IntegrationDevOps centers on the continuous integration of development and operations teams to reduce silos, increase collaboration, and improve code quality through rapid feedback loops.
Continuous DeliveryEmphasizes the importance of continuous delivery processes where code changes are automatically built, tested, and prepared for a release to production, enhancing speed and reliability.
AutomationStrong focus on automation in testing, deployment, and infrastructure management to minimize manual work, reduce errors, and increase efficiency.
Monitoring and FeedbackUses real-time monitoring of the production environment to swiftly respond to issues, coupled with immediate feedback to developers, ensuring that the system remains robust in real-world conditions.
Cultural ShiftAdvocates for a cultural shift within organizations to promote greater understanding, shared responsibilities, and collaborative work practices across traditionally separate teams.
Main Features Of DevOps

Hiring Full Stack developers gives businesses access to pros proficient in various technologies and frameworks. Their versatility streamlines collaboration, leading to faster development and enhanced efficiency.


Minimizing Waste and Maximizing Value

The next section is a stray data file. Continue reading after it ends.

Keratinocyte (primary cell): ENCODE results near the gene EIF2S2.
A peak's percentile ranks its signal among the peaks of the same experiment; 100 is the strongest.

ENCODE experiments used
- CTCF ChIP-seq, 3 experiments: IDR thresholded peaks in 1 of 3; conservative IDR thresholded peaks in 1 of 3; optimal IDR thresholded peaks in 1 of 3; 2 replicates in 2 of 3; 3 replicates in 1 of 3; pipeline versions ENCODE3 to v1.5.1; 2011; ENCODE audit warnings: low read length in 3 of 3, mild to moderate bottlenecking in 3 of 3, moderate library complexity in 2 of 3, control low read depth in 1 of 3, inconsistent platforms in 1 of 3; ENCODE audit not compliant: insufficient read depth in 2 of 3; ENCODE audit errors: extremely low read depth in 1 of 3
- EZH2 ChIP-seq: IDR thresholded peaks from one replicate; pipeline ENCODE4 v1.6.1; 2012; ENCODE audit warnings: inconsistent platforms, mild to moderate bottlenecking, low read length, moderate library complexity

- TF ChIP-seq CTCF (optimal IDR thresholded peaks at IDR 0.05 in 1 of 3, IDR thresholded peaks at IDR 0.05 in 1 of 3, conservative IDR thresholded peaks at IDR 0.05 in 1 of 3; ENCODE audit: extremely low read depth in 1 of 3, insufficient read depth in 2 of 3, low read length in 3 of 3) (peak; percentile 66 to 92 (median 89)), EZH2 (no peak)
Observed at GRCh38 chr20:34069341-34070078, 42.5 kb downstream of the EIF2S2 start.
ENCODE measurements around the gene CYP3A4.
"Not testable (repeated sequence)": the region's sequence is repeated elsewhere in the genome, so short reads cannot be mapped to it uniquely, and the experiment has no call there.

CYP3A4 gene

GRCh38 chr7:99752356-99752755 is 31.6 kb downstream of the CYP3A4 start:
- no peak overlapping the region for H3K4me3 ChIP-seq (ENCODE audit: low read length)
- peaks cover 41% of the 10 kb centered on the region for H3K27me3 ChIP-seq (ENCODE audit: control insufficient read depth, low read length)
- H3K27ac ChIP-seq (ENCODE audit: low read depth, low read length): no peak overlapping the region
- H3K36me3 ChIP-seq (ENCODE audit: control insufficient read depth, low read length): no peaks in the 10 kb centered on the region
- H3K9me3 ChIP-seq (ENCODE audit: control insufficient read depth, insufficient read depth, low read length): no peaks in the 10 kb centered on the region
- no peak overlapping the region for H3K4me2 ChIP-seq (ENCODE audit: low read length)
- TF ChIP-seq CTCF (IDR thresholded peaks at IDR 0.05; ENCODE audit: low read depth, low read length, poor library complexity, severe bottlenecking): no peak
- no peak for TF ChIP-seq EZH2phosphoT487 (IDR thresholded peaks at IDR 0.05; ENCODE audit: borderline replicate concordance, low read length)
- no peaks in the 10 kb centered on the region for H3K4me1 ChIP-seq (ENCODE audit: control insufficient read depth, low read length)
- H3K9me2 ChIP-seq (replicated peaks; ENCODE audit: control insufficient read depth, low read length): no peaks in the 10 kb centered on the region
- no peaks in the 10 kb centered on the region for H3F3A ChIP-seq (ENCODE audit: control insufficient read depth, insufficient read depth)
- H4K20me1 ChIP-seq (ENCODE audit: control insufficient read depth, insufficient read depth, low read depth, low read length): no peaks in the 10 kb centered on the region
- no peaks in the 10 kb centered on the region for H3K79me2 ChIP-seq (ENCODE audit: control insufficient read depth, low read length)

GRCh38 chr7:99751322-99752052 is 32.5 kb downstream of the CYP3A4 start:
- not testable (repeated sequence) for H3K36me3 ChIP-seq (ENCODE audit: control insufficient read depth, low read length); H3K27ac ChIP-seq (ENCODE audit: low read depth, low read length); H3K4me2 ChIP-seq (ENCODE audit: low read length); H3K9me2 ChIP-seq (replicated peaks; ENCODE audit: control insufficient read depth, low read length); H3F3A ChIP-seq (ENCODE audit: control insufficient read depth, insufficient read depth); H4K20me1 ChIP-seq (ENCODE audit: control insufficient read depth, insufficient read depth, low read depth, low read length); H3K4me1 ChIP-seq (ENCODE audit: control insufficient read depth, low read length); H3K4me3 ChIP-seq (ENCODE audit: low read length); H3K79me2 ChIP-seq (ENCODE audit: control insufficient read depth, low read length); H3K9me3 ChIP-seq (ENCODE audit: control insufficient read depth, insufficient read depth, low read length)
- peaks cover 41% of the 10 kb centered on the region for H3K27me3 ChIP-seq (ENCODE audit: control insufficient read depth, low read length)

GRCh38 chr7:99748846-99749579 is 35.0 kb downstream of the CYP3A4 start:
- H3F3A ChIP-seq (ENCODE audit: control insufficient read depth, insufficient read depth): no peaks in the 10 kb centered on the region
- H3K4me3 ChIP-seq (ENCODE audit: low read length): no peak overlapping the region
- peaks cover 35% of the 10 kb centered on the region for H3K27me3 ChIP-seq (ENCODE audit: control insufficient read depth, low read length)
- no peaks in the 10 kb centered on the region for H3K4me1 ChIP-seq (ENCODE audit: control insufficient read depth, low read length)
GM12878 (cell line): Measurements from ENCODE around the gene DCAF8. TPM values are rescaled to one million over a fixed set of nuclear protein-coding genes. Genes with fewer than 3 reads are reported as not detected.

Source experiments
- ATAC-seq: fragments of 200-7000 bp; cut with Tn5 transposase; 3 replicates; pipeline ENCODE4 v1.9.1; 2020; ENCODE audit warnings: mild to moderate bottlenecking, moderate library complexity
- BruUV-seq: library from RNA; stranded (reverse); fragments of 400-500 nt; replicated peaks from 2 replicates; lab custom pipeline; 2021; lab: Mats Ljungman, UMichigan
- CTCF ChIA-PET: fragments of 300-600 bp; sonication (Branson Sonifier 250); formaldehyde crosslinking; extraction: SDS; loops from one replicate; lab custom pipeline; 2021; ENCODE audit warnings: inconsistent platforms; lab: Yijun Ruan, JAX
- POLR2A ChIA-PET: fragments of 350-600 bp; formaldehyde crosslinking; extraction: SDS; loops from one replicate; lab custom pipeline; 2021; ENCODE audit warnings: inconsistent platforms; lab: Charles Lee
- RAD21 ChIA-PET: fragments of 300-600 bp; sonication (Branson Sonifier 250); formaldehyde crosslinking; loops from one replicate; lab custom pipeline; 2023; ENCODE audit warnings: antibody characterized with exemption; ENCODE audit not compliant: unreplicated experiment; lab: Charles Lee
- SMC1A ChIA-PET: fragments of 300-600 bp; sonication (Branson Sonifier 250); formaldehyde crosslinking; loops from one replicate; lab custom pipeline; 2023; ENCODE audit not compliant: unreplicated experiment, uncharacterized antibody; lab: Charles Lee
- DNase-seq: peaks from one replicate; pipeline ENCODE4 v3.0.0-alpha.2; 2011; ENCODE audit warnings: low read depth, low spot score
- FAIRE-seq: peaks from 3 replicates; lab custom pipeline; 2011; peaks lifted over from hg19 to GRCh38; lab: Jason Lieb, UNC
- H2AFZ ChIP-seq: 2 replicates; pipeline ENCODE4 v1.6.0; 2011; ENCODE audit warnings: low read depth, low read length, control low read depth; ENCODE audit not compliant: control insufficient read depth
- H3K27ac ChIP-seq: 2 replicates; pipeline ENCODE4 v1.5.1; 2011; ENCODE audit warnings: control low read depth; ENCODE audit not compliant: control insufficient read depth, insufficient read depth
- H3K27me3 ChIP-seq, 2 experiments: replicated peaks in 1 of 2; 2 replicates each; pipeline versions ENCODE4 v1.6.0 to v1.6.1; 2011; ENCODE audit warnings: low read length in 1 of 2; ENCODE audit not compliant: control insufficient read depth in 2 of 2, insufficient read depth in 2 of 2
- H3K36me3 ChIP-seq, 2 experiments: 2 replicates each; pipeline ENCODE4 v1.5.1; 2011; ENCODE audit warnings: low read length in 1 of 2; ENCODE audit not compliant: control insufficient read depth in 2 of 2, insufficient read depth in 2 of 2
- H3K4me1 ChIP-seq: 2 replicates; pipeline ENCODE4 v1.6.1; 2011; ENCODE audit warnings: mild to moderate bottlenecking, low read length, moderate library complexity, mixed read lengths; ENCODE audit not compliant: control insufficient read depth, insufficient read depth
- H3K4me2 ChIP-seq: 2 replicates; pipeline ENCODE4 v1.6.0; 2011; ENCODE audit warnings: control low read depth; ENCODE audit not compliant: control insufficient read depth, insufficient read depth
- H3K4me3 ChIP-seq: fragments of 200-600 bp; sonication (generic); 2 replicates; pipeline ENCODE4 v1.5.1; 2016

Lean is a methodology focused on minimizing waste and maximizing value. It originated from the manufacturing industry but has been widely adopted in software development. Lean principles include identifying and eliminating non-value-added activities, optimizing flow, and continuously improving processes.

Aspect of LeanDescription
OriginLean methodology originated in the manufacturing industry to enhance efficiency by minimizing waste and has since been adapted widely in software development.
Minimizing WasteFocuses on identifying and eliminating non-value-added activities to streamline operations and reduce unnecessary costs.
Maximizing ValuePrioritizes maximizing value by ensuring that every step in a process adds worth to the customer, thereby optimizing resource use and product quality.
Optimizing FlowAims to optimize the flow of processes to ensure smooth operations and continuous delivery of products or services without delays or bottlenecks.